Blackface was not considered racially offensive in the early 1900s. White men smearing their faces black and imitating African Americans had been common on American stages since the 1830s, and was just one form of the coarse, humor that all racial and ethnic groups were subjected to at that time. We have no reason to believe Al Jolson's use of blackface was motivated by anything other than a desire to entertain. He was never known to express racist attitudes, and often went out of his way to befriend black performers who were subjected to segregation in theatres, hotels and restaurants. I am not defending blackface, a convention most people consider unthinkable today. However, I am suggesting Jolson's use of blackface is best understood in the context of his era. He was not making a statement; he was hiding behind a mask a mask that gave him an extraordinary sense of confidence while on stage.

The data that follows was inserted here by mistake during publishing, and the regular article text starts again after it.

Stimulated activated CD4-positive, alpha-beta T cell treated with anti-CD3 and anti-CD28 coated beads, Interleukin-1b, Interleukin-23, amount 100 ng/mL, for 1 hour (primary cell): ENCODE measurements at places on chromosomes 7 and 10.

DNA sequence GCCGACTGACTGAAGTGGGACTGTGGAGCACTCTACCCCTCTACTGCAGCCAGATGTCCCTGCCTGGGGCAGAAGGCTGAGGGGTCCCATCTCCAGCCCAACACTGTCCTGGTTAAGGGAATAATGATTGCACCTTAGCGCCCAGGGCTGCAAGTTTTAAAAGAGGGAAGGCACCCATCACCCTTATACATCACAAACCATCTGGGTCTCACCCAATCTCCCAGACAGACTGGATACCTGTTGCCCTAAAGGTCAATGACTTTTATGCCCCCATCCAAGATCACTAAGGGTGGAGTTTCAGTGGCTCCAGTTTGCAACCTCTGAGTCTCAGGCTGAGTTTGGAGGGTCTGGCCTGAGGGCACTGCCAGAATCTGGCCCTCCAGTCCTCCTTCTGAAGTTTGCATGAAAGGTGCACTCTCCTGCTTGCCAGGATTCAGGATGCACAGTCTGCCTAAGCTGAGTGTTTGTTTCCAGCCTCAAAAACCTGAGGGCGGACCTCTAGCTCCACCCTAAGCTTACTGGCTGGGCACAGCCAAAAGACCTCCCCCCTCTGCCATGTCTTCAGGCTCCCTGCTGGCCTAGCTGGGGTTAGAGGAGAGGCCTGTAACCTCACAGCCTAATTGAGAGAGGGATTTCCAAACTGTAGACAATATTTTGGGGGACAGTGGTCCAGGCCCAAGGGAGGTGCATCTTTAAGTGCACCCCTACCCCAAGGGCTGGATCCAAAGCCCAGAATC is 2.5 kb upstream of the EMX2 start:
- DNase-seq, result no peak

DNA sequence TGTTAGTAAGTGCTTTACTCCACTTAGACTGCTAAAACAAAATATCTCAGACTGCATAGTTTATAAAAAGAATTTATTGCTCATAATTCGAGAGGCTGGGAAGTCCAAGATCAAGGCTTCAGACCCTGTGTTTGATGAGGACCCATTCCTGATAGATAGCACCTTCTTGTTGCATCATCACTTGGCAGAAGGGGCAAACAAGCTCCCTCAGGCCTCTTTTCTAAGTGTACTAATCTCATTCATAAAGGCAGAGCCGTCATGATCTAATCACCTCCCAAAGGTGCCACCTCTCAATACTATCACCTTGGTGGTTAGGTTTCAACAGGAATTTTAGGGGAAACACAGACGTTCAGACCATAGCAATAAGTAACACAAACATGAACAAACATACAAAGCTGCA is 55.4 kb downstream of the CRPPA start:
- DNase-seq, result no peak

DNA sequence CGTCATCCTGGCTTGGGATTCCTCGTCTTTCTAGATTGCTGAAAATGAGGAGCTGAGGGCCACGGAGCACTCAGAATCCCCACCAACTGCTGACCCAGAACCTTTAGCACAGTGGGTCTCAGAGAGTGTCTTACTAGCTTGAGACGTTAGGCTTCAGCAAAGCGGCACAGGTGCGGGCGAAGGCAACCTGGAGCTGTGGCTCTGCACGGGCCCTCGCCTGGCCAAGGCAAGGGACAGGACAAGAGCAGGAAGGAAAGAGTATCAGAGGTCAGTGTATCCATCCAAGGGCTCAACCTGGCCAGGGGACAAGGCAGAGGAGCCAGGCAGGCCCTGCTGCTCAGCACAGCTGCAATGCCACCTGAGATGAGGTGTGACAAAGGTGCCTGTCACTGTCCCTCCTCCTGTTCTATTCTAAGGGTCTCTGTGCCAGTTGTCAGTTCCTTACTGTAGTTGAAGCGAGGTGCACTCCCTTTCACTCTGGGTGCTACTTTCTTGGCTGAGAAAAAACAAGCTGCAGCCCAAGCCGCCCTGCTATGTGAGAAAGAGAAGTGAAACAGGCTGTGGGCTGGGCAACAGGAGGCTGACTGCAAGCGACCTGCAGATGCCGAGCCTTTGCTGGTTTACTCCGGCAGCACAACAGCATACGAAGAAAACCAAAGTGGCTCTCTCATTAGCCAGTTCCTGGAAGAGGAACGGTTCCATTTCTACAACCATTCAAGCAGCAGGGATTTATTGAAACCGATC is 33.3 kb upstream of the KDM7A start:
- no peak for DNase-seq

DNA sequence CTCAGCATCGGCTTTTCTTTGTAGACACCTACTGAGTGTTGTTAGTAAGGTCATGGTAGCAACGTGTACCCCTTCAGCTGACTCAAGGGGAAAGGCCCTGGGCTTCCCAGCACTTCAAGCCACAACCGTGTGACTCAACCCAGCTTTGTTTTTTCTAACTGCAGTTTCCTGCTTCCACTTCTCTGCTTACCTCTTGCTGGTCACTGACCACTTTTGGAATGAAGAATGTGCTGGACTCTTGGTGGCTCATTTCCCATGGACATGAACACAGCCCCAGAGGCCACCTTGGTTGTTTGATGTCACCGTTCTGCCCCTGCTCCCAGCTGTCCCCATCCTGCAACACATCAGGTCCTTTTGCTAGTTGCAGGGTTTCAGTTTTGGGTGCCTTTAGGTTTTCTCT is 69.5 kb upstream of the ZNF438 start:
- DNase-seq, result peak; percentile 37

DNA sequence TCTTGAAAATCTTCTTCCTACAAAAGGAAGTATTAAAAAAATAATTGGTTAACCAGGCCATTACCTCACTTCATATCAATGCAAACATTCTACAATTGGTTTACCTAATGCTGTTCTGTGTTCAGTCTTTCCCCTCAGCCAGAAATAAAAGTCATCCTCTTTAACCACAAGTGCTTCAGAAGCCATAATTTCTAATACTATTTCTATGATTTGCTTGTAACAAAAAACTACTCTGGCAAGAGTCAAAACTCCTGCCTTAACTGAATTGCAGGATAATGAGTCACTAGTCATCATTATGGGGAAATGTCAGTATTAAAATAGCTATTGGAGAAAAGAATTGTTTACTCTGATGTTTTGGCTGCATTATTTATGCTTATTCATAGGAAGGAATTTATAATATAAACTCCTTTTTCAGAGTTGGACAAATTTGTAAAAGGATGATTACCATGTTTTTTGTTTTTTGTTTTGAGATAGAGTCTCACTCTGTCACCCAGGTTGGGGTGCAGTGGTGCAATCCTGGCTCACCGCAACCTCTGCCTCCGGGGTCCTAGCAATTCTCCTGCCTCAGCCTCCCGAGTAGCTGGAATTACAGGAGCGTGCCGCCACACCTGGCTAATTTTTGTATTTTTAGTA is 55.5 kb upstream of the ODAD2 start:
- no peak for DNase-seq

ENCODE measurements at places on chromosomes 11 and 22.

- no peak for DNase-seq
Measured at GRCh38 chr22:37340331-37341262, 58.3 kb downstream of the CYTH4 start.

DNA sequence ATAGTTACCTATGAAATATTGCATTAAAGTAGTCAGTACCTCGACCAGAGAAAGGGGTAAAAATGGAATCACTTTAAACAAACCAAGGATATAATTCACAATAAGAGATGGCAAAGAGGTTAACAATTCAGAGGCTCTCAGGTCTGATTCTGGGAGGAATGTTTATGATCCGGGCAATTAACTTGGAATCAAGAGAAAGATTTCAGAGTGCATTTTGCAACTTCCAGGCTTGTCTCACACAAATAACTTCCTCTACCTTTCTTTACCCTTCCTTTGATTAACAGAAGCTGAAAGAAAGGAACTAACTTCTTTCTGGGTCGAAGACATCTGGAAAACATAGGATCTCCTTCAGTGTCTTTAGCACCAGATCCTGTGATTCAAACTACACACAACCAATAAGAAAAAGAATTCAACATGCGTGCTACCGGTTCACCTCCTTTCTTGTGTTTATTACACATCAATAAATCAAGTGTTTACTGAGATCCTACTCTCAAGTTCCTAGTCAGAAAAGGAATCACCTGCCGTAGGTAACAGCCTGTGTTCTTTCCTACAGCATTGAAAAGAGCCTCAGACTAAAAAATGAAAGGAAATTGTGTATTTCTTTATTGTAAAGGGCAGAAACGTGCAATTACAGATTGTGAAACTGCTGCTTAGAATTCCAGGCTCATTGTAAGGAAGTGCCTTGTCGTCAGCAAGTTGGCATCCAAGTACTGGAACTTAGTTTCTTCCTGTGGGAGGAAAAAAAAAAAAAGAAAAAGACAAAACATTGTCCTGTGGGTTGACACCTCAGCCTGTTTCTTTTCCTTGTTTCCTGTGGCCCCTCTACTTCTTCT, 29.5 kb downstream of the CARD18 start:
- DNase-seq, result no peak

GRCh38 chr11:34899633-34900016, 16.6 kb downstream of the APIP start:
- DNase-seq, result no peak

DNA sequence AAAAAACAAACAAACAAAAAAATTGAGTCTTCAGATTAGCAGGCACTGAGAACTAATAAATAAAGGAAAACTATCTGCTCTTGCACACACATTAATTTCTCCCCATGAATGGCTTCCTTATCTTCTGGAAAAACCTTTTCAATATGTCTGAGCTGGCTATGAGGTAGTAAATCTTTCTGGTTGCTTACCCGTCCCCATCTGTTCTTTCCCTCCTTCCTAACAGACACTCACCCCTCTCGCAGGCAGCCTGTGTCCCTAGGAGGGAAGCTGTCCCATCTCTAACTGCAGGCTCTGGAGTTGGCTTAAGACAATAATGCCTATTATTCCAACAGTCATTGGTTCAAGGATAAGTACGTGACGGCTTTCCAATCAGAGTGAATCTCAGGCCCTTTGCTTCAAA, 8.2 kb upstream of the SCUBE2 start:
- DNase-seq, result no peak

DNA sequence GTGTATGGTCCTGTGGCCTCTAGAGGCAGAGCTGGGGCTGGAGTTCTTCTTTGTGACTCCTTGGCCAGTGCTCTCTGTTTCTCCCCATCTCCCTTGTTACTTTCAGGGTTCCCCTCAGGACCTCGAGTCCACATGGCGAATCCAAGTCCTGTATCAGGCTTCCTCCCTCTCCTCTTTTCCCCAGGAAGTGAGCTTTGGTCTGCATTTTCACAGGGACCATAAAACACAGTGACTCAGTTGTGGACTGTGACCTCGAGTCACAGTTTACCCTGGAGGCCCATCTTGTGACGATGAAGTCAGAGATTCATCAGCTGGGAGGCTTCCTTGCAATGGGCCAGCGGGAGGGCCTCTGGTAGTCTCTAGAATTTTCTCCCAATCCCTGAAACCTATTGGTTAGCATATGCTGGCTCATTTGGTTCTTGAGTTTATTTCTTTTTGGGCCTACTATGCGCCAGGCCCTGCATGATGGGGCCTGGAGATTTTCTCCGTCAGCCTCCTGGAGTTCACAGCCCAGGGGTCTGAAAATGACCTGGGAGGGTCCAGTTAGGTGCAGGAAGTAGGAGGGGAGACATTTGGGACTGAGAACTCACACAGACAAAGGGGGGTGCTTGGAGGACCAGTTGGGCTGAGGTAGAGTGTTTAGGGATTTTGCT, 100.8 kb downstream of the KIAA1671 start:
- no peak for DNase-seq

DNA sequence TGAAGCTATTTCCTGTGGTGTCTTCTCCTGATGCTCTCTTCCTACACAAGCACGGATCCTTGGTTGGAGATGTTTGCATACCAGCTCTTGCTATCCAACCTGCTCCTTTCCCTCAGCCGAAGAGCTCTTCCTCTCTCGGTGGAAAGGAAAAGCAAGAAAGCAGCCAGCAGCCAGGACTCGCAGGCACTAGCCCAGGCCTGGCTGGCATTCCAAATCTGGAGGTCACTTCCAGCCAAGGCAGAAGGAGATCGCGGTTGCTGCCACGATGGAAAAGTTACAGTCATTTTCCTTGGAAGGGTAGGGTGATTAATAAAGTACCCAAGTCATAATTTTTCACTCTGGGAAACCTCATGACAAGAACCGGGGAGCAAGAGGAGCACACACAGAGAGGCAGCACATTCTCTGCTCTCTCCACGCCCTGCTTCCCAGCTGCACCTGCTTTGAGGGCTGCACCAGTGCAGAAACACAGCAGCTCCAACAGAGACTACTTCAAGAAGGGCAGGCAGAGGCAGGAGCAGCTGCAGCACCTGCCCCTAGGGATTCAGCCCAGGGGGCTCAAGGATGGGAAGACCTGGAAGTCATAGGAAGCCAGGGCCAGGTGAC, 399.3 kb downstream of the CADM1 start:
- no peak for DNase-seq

Harry eventually withdrew from the act to go it alone. Palmer toured with Al for a time, but retired when he became convinced that he was holding Al back from stardom. In 1906, Al Jolson's solo career as a "singing comedian" began. He wore blackface with a dark suit, black shoes, white socks and gloves, and his mouth outlined in white. This drew maximum attention to his hands and mouth, the key tools for any vaudeville singer. A triumphant engagement in San Francisco made him a top star on the Western circuits. This was no small accomplishment. Smoking was still allowed in most theatres, and customers often paged through newspapers until something on stage demanded their attention. Electronic sound systems had not been invented yet, so performers had to rely on all sorts of tricks to catch an audience's attention. Jolson knew them all, and even invented a few of his own. He danced, stamped, cried real tears, improvised risqué jokes and outrageous physical gags even sashayed about with wildly effeminate gestures. Once he had an audience, Jolson wouldn't let go until they were begging for more.